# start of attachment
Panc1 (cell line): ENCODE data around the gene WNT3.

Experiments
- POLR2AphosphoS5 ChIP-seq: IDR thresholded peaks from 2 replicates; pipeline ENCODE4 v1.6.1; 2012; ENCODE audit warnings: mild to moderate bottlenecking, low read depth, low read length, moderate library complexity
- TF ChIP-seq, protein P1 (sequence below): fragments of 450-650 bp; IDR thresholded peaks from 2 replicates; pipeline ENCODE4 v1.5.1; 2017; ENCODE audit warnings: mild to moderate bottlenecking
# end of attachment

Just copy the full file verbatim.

Panc1 (cell line): ENCODE data around the gene WNT3.

Experiments
- POLR2AphosphoS5 ChIP-seq: IDR thresholded peaks from 2 replicates; pipeline ENCODE4 v1.6.1; 2012; ENCODE audit warnings: mild to moderate bottlenecking, low read depth, low read length, moderate library complexity
- TF ChIP-seq, protein P1 (sequence below): fragments of 450-650 bp; IDR thresholded peaks from 2 replicates; pipeline ENCODE4 v1.5.1; 2017; ENCODE audit warnings: mild to moderate bottlenecking